Get a budget discipline to make debt manageable

Alex Jackson, 31, is a diagnostic radiographer who lives in Newmarket in Suffolk, with his wife Lisa, 32, and their two-year-old son Noah. He earns an annual salary of £34,000 before tax while Lisa, a nurse, earns £24,000 before tax.

They have a 5.9% fixed-rate mortgage with Accord Mortgages, and repay £812 a month. Their house is worth approximately £130,000.

The couple have borrowed £18,460 across five credit cards, with Virgin Money, Barclaycard, NatWest and Capital One, and meet the minimum repayments on each card. Alex has a personal loan of £19,000 with NatWest, which costs £400 a month in repayments. He also has an overdraft and finance for a laptop amounting to £1,200.

Alex and Lisa pay £22 a month towards a joint life insurance policy with Direct Line, which is currently worth £137,000. They both have standard NHS pensions, which they each pay £150 into each month.

Their aim is to be debt-free in five to seven years. “We would like to be able to afford to have another baby, do up our house and eventually relocate to the coastal environment we love to holiday in,” Alex says.


Matthew Davison, a debt counsellor at the Consumer Credit Counselling Service (CCCS), reassured Alex that their situation is not as bad as it might seem. “I think he has been overwhelmed with the amount of debt they have collectively accrued,” says Davison.

Davison adds that theirs is a fairly common situation, and the first step is to take control of the debt. “The Jackson’s actually have more than enough income to maintain their critical position with their creditors,” he says. “If they can work out a budget and stick to it, they will be able to manage their finances a lot more effectively.”

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To begin with, Davison worked with Alex to calculate the couple’s monthly income and outgoings. Each month they take home £2,943, and the total cost of their monthly essentials, including food, travel, utilities and mortgage, is £1,805 – leaving a surplus of £1,138 each month for clearing their debts.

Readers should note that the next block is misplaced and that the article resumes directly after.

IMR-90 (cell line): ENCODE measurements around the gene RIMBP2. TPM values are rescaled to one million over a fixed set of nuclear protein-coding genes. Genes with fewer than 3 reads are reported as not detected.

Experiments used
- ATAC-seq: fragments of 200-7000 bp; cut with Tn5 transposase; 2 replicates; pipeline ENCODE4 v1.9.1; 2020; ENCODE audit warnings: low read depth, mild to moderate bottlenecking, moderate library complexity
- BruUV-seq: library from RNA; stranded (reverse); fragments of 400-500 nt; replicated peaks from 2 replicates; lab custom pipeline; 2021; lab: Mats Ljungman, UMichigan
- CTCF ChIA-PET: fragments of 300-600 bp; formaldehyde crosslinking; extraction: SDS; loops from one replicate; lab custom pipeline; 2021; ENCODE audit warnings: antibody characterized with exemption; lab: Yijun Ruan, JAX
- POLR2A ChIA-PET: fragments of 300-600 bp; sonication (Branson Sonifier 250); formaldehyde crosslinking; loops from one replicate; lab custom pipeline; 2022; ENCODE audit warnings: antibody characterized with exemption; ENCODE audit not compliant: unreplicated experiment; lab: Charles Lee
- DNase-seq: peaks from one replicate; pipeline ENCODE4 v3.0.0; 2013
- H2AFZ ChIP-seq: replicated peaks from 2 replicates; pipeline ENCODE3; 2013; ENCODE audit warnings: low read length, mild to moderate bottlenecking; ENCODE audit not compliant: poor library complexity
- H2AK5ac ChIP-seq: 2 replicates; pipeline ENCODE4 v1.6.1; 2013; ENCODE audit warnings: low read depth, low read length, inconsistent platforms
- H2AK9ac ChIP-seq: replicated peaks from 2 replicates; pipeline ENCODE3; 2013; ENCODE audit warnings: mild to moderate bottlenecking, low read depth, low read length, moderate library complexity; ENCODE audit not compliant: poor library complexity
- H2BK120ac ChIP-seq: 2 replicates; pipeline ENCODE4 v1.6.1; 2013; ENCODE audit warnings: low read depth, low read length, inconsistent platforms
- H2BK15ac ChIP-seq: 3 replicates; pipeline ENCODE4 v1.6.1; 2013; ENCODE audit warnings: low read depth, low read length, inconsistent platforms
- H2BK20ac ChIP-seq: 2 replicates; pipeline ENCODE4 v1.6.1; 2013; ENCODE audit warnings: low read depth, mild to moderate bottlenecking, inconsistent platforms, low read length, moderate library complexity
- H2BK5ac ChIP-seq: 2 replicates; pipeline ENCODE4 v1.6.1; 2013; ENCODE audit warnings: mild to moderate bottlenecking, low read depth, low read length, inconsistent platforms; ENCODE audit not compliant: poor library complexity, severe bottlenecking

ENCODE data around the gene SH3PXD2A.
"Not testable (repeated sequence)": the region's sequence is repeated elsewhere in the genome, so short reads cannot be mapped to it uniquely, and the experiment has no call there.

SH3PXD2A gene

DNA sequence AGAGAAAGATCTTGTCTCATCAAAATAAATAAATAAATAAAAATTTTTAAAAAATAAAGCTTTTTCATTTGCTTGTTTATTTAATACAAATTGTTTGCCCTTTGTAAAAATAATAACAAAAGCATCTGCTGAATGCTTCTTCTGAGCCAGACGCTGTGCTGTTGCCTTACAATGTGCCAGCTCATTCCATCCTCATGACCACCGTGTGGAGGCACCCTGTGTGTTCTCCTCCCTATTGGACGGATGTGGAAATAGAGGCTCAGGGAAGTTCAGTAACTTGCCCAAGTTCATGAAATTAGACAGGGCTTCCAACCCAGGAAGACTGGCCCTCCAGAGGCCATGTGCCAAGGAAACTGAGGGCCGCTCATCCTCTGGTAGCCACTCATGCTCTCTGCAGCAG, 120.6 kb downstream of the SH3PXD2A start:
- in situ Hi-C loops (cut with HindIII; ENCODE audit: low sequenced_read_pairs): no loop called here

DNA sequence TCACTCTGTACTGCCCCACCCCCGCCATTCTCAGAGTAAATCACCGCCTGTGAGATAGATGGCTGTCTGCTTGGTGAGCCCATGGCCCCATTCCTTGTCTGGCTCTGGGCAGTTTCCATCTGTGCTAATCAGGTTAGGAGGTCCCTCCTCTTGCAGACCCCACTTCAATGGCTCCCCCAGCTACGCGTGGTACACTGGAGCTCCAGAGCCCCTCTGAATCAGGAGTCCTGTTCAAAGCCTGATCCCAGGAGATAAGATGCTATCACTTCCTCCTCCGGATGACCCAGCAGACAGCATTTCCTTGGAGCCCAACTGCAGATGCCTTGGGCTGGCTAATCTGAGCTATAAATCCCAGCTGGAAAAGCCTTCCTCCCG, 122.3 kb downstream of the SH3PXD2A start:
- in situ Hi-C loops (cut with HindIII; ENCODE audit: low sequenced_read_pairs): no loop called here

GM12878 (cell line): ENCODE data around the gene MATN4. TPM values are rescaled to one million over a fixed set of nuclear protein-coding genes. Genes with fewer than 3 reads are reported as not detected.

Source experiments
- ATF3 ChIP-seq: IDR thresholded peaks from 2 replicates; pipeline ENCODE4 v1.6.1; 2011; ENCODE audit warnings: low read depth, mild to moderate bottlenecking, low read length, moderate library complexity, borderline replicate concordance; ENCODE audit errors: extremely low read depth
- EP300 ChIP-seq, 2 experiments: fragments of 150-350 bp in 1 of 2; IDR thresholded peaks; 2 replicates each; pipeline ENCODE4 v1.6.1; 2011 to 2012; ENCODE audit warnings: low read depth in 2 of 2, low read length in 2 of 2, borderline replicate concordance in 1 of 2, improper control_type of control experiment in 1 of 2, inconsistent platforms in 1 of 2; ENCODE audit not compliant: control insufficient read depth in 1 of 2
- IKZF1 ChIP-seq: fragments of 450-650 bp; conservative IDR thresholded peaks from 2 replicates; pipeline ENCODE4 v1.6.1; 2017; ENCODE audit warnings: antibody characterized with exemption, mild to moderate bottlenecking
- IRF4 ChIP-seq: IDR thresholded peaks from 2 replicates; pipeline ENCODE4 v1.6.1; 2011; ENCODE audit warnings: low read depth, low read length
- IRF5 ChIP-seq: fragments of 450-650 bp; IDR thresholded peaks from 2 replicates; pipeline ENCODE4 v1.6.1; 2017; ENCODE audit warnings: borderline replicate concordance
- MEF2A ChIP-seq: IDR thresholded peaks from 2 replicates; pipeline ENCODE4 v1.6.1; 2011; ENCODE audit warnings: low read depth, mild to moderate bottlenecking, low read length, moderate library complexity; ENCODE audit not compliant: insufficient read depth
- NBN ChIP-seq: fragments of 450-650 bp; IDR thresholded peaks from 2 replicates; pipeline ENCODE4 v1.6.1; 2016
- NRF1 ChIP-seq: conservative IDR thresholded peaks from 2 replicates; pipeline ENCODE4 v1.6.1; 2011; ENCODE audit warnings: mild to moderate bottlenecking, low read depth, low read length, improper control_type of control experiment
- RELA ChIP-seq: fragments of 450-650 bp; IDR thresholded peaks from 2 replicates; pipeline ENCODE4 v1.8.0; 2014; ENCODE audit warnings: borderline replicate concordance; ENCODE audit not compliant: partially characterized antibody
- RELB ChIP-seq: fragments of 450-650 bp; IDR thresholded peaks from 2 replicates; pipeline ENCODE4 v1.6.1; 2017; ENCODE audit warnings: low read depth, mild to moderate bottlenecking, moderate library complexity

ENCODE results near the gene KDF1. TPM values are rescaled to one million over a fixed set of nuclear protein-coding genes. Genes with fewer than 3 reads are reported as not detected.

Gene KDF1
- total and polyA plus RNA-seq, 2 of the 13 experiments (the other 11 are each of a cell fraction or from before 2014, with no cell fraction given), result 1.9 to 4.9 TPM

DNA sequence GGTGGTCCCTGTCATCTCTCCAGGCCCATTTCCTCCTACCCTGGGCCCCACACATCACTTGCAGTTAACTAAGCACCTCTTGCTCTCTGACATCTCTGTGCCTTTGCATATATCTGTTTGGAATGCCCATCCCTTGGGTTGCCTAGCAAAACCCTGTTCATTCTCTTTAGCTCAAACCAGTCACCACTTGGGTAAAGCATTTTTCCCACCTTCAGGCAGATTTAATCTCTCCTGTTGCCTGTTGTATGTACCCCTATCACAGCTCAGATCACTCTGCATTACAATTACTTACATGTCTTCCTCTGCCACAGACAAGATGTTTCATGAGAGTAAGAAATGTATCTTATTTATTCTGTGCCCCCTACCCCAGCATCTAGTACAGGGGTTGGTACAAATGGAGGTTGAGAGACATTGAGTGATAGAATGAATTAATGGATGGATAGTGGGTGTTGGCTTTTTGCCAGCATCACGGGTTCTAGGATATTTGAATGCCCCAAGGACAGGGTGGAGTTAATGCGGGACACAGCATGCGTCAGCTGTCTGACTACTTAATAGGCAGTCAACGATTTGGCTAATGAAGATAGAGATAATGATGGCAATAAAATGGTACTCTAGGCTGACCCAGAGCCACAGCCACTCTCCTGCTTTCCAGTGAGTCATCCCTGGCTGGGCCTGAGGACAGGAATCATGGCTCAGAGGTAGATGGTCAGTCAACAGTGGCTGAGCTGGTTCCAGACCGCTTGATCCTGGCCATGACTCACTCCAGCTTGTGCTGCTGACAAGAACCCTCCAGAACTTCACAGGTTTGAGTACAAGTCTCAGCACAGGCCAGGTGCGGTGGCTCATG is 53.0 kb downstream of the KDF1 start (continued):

Setting their finances out in black and white has helped paint a realistic picture of Alex and Lisa’s situation. “It was a good exercise,” comments Davison, “because it solidified the fact that they are in a better position than Alex first thought.”

However, the Jacksons had already realised that their reliance on credit was a bad situation to be in and started to change their spending habits. Davison believes this has made a difference. “If we had done the assessment a couple of months earlier, it would not have been so good,” he says.

Despite this, the Jacksons will have to work hard to clear their debts. Overall, they have £38,660 worth of debt over eight accounts. Meeting the minimum payments for each account costs the couple £868 a month. Once this is subtracted from their surplus income, the Jacksons have a buffer of £270 each month, which Davison suggests they use to make overpayments.

“They should make overpayments where they can, especially on higher interest credit cards. Making just minimum payments on credit card debt is like treading water,” he explains, adding that Alex and Lisa will be in the same position for a long time if they don’t boost their repayments.